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In 2002, Alex and I went to China to bring home our new daughter/sister. While waiting for all the paperwork to be finalised, we passed the time, about a week all in all, having a closer look at Beijing and surrounds. Luckily Cat was – and still is – an easy-going child. On the other hand, she was – and still is – none too keen on temperatures above 30. Beijing in July is truly stifling, so a day out was just the thing.

When Chinese royalty wanted to get away from the oppressive summer heat of the city, the Summer Palace was their sanctuary. Way out in the countryside.

As Beijing, and not least Beijing’s traffic, has expanded, this is no longer the countryside, but rather an area between Beijing’s fourth and fifth ring road. Even so, it felt much more pleasant than the city centre.

Despite the name, the Summer Palace isn’t just a palace, but also temples, halls, bridges, pavilions and vast landscaped gardens. As holiday homes go, this one is quite substantial, covering 3 sq km around the pretty Kunming Lake and Longevity Hill.

Already in the 1100s, when Emperor Hailing Wang of the Jin Dynasty moved his capital to Yanjing (present-day Beijing), he had a palace built on Longevity Hill. Yet the Summer Palace as we know it today was built as late as 1750, only to be destroyed by warfare. Luckily for us, the charismatic Dowager Empress Cixi, who had ruled on behalf of her 6-year-old son, retired to the Summer Palace in 1888.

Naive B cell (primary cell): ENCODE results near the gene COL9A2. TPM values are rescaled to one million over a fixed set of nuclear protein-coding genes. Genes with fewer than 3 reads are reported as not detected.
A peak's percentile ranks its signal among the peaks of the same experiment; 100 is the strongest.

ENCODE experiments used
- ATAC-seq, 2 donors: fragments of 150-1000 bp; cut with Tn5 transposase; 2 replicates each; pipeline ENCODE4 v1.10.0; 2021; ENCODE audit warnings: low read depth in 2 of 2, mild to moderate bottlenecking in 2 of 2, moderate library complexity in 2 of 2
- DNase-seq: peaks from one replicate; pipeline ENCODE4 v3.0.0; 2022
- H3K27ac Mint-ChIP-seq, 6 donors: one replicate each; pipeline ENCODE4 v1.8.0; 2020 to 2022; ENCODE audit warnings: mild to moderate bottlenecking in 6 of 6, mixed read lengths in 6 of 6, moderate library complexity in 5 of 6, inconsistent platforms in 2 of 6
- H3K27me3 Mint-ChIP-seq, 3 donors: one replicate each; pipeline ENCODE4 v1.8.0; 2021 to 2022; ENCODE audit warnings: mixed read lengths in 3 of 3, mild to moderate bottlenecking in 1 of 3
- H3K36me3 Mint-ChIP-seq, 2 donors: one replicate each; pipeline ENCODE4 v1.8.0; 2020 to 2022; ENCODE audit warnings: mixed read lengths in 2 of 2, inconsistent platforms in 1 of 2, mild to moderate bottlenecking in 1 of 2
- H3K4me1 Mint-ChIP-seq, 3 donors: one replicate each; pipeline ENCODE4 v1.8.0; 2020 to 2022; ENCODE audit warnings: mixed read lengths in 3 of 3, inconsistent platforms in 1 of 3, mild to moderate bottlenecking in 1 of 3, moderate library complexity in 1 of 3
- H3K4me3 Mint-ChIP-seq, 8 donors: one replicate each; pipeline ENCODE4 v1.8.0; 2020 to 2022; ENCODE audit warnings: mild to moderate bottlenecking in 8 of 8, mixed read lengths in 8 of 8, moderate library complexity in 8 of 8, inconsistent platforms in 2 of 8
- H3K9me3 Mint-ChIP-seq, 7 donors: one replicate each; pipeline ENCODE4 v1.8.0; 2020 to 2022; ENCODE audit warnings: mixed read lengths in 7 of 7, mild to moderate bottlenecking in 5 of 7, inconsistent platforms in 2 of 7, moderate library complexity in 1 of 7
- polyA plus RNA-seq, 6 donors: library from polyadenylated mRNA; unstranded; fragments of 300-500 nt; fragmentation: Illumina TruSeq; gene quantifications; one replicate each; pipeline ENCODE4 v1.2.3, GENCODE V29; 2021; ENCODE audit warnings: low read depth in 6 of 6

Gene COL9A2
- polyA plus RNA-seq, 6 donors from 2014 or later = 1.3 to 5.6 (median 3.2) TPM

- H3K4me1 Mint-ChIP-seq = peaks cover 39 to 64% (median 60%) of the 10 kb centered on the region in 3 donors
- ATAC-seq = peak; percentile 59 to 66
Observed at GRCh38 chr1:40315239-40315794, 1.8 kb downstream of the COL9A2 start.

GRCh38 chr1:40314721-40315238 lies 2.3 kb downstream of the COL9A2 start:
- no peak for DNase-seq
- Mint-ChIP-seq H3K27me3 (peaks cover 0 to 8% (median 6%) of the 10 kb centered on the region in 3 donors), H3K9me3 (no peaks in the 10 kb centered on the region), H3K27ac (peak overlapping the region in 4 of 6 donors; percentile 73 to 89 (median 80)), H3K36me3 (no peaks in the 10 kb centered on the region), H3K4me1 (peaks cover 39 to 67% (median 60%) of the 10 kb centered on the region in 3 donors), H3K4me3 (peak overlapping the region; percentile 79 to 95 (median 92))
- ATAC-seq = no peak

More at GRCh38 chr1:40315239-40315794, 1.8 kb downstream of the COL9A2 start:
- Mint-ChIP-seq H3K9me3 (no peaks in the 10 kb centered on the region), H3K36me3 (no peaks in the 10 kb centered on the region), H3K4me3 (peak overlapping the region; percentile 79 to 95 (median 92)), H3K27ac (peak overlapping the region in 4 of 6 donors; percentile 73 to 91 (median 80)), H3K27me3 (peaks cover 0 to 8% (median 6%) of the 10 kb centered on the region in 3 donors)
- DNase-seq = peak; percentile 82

Although, ‘retire’ might not be the right word. She continued to be head of the royal household and was a powerful woman indeed. In fact, she nabbed 3 million taels of silver from the navy (which, if I’ve calculated correctly, should be about 44 million USD today) deciding the money was better spent on fixing up her retirement home. If she hadn’t, we might not be walking in these magnificent gardens today. On the other hand, in 1894, China was defeated in the first Sino-Japanese War.

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A highlight at the Summer Palace is this nearly 800-metre-long, beautifully decorated walkway, appropriately named Cháng Láng, the Long Corridor. I can just picture Cixi wandering with her entourage along this walkway, scheming. However, my favourite structure here at the Summer Palace is the Marble Boat, a pavilion by the western end of Cháng Láng and one of Cixi’s many restoration projects.

Marble Boat at the Imperial Summer Palace, Beijing

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The Summer Palace, an Imperial garden in Beijing is a UNESCO World Heritage site.
Here are more UNESCO World Heritage sites we have visited around the world.